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Runtime Art: Software, Art, Aesthetics

Broeckmann, Andreas

I. Software as Art

For a long time, computer software has been understood as a purely functional element of digital technology. Only since the late 1990s, it has come under the scrutiny of media theoretical and cultural research. After the age of garage-based computer bricoleurs, followed by the massive distribution of personal computers that came with standard proprietary software but without the necessary media competency, the last years have been characterised by a growing 'do it yourself' culture where programmers cooperate internationally on writing free software, and where musicians, visual artists, literary critics and architects are increasingly acquiring programming know-how.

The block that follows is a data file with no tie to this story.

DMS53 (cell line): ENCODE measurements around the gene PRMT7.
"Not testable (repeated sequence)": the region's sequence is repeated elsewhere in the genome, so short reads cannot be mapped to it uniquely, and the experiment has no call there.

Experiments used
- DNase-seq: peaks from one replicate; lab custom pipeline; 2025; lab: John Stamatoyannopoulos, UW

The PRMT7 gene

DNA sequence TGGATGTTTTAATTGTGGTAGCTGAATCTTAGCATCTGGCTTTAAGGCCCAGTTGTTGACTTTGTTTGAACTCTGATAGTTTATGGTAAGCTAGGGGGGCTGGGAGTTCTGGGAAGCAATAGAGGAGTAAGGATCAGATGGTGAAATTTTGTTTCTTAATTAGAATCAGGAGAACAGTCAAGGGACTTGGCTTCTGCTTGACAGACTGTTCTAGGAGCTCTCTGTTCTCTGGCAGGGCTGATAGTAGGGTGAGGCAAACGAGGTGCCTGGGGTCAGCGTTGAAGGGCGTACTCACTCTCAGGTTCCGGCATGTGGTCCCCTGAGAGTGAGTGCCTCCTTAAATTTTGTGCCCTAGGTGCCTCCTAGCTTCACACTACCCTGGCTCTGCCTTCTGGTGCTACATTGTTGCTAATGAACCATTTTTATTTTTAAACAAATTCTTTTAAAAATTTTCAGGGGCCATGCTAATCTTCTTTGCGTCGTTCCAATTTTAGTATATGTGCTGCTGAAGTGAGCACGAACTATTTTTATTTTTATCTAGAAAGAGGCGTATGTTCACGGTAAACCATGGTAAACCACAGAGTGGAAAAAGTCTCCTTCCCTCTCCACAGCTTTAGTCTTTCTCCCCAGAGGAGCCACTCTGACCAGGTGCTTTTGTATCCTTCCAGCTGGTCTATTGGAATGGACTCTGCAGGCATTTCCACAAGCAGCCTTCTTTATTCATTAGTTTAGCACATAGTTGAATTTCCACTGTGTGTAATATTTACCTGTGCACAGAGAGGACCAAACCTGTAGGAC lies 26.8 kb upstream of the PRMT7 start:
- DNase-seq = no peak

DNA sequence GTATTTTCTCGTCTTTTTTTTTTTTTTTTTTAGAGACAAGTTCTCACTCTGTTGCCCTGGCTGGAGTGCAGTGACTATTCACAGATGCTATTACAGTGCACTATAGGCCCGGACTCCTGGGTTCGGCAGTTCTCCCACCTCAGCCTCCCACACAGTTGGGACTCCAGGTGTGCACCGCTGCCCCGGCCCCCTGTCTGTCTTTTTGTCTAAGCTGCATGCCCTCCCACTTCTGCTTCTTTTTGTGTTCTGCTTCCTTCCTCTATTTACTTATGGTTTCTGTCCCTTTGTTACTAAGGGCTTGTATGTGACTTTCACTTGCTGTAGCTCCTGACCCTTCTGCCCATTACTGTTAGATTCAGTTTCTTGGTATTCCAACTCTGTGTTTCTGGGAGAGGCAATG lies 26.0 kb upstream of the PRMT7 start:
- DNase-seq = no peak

At the same time, we see the rise of a generation of media critics who are equally familiar with the Internet's technology, standards and politics, and with the marketing and techno-politics of computer hard- and software. The debates of these media critics show that software is a medium and a cultural artefact that is being design in a specific way which carries a particular socio-cultural meaning. In analogy to the cultural analysis of technology as it has emerged from social historiography over the past decades, we can observe the exploration of a technical medium being investigated with regard to the social and economic conditions of its development and application.




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